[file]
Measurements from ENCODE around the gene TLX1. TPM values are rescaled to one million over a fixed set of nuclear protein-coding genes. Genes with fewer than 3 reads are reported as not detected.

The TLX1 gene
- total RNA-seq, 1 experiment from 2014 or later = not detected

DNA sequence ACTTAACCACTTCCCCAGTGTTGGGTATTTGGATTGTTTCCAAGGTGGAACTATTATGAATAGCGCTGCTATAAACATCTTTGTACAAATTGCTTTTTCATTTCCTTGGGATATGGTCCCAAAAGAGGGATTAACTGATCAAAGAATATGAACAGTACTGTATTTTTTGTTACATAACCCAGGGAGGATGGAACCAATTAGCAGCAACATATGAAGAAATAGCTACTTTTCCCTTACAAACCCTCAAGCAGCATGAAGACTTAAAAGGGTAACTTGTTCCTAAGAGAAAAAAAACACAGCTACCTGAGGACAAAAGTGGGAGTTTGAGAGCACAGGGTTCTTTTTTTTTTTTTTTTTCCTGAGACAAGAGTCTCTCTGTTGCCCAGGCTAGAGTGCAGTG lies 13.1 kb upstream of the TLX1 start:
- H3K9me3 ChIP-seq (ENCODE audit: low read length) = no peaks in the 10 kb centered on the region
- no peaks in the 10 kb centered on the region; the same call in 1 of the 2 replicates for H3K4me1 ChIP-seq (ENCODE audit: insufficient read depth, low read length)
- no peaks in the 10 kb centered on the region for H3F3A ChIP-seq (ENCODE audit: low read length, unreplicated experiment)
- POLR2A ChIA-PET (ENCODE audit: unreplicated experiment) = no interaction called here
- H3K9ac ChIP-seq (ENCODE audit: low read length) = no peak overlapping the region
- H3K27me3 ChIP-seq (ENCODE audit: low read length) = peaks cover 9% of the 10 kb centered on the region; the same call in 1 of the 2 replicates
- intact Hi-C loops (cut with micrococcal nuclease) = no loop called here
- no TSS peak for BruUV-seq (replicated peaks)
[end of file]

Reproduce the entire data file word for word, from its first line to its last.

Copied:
Measurements from ENCODE around the gene TLX1. TPM values are rescaled to one million over a fixed set of nuclear protein-coding genes. Genes with fewer than 3 reads are reported as not detected.

The TLX1 gene
- total RNA-seq, 1 experiment from 2014 or later = not detected

DNA sequence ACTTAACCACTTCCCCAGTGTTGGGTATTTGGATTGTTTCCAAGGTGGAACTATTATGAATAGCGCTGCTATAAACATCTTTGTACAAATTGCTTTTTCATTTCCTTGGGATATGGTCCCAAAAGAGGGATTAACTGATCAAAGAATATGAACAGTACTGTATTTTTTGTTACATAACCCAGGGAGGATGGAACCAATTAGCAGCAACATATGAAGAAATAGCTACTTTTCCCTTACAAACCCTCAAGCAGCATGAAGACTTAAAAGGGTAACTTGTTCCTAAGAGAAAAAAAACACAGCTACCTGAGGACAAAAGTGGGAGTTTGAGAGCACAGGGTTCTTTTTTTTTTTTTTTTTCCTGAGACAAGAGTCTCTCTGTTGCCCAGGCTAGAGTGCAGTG lies 13.1 kb upstream of the TLX1 start:
- H3K9me3 ChIP-seq (ENCODE audit: low read length) = no peaks in the 10 kb centered on the region
- no peaks in the 10 kb centered on the region; the same call in 1 of the 2 replicates for H3K4me1 ChIP-seq (ENCODE audit: insufficient read depth, low read length)
- no peaks in the 10 kb centered on the region for H3F3A ChIP-seq (ENCODE audit: low read length, unreplicated experiment)
- POLR2A ChIA-PET (ENCODE audit: unreplicated experiment) = no interaction called here
- H3K9ac ChIP-seq (ENCODE audit: low read length) = no peak overlapping the region
- H3K27me3 ChIP-seq (ENCODE audit: low read length) = peaks cover 9% of the 10 kb centered on the region; the same call in 1 of the 2 replicates
- intact Hi-C loops (cut with micrococcal nuclease) = no loop called here
- no TSS peak for BruUV-seq (replicated peaks)